The California Supreme Court is slated to decide a case expected to settle a long-running debate on whether waiting time penalties are recoverable for meal and rest break violations.
Employers, employees and labor law attorneys should be closely watching the case of Naranjo v. Spectrum Security Services, Inc. Petition for review of the case came after the Court of Appeal affirmed in part and reversed in part the original trial court judgment.
The state high court is being asked to resolve two primary questions:
- Does a violation of California Labor Code Section 226.7 (requiring premium wage payment for meal and rest period violations) give rise to additional claims for paystub penalties and waiting time penalties when companies pay an employee regular wages for breaks?
- What interest rate applies for unpaid premium wages under the law?
As our Orange County wage and hour lawyers can explain, it has to do with what additional penalties are owed when employers fail to meet their legal pay obligations to workers deprived of meal and rest breaks, as afforded under the law.
How This California Employment Law Case Arose
This is a class action lawsuit filed by the primary plaintiff on behalf of himself and other current/former employees of a private security company (government contractor) who alleged that violations of meal break and rest break laws entitled them also to derivative remedies under laws pertaining to wait time penalties and pay stub penalties.
Wait time penalties stem from the public policy that holds employees should receive full and prompt payment of wages due. To ensure employers comply with this, penalties can be imposed on companies that fail to pay employees full and fair wages at the conclusion of the employment relationship. Claimants aren’t required to show the employer intended the action, but rather that the employer was aware of the action, which was in the employer’s control, and the employer failed to pay as required. The exception would be good faith disputes.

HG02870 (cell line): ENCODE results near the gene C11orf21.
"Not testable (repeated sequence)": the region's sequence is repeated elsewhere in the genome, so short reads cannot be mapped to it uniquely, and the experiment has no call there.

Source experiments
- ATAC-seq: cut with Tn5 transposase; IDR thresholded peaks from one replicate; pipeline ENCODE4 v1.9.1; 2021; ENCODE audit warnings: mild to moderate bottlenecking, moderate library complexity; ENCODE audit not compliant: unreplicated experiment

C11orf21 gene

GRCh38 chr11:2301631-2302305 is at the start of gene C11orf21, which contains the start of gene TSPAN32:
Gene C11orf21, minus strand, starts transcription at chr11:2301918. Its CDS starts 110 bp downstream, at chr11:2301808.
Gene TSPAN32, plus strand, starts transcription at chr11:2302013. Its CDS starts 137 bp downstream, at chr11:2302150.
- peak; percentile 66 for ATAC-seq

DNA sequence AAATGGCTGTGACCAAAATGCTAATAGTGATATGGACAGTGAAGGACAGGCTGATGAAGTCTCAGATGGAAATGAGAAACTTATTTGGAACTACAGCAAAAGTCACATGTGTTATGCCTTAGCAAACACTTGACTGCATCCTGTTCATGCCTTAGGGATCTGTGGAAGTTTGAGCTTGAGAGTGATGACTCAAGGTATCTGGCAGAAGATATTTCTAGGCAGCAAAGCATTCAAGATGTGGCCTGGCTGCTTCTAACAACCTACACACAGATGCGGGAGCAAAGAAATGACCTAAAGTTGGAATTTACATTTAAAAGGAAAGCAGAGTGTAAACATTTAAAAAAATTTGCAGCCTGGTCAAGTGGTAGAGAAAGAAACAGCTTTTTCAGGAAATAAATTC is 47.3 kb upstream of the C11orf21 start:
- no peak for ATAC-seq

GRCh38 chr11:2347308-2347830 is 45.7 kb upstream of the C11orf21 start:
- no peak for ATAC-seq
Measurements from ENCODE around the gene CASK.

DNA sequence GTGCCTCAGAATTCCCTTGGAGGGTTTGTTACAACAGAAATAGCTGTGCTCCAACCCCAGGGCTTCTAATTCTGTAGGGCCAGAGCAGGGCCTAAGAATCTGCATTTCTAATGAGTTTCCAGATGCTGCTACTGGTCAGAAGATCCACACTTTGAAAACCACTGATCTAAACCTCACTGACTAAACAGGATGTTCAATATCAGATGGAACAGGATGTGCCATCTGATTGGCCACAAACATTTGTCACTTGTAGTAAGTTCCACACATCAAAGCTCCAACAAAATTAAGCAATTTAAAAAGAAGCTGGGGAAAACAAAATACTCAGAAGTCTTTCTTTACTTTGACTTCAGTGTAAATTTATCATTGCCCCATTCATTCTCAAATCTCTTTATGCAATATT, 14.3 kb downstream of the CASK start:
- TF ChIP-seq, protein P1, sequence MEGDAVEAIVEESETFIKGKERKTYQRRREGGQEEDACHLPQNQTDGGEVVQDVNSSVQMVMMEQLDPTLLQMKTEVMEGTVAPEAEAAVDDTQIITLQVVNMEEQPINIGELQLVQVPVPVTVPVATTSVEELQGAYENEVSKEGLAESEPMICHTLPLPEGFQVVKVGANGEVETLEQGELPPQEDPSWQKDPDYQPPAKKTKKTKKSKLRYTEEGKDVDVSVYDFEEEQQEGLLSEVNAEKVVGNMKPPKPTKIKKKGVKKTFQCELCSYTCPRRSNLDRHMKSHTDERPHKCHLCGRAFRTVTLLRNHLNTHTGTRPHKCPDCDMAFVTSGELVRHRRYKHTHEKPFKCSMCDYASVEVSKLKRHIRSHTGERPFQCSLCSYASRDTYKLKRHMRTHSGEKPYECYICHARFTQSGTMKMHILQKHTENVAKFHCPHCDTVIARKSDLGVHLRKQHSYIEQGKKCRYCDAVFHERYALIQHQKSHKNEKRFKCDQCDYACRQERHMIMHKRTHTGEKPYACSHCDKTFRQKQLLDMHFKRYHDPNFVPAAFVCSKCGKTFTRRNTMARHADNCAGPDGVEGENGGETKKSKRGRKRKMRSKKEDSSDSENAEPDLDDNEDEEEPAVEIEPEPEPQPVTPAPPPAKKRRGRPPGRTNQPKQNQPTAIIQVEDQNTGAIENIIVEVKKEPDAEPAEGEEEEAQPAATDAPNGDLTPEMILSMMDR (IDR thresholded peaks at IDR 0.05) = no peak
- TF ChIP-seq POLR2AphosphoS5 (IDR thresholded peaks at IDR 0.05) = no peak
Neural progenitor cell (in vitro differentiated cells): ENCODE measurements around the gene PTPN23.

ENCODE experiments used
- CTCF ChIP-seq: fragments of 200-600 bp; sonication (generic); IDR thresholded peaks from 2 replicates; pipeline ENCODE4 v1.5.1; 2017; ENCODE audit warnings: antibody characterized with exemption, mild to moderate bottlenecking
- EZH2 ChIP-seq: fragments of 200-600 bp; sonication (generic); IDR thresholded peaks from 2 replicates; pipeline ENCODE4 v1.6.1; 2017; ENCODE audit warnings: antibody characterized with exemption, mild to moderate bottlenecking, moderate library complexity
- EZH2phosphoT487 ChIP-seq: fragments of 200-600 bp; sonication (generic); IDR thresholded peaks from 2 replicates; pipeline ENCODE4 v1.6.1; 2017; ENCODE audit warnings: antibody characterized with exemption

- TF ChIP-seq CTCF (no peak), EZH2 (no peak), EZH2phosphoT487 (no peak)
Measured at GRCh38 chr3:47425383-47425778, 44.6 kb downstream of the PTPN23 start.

Pay stub penalties involve failure to include required information on one’s paystub. These include things like total hours worked, gross and net wages earned, all deductions, the applicable hourly rate, etc. Civil penalties for pay stub violations start at $50 for a first offense and increase to $100 per employee for every subsequent payroll where the offense continues. The most any one employee can receive is $4,000. Employees may also recover costs and attorney’s fees for bringing the lawsuit in the first place.
In this matter, plaintiff (on behalf of the class of other, similarly-situated workers) sought compensation for violations of meal and rest breaks and sought premium wages (plus 7 percent interest) AND derivative remedies for waiting time and pay stub violations. The workers employed were guards responsible for taking temporary custody of federal prisoners and ICE detainees (typically for transport of medical procedures and other appointments). They also guard witnesses awaiting court appearances. Company policy required on-duty meals, for which workers were paid at their regular rate. Workers were not able to leave the room or building of a specific post, but had to always remain on-call and within radio range. An employee manual indicated the job “does not allow for breaks other than using hallway bathrooms for a few minutes.” The policy did not include any advisement that workers could revoke the on-duty meal break policy at any point (as is their right under state law). But then another manual indicated, “meal and rest breaks must be taken.”
Plaintiff started working at the company in late 2006 and was fired a few months later after leaving his post to take a meal break. He then filed a lawsuit, alleging the company failed to provide meal and rest breaks in accordance with state law. The court rejected the company’s assertion that it was federally preempted under the Service Contract Act. The class was later certified (for meal breaks, but not rest breaks). The company argued its written policy and procedure manuals consistently notified employees that meal breaks would be on duty, and that employees could revoke their agreement by declining to accept an assignment on a given day or requesting not to be scheduled for a particular day. Both parties stipulated before trial that the meal break subclass of plaintiffs were owed $1.4 million in compensation for failure to pay premium wages during meal breaks from 2004 to 2007.
Summary of Cases Accepted and Related Actions, California Supreme Court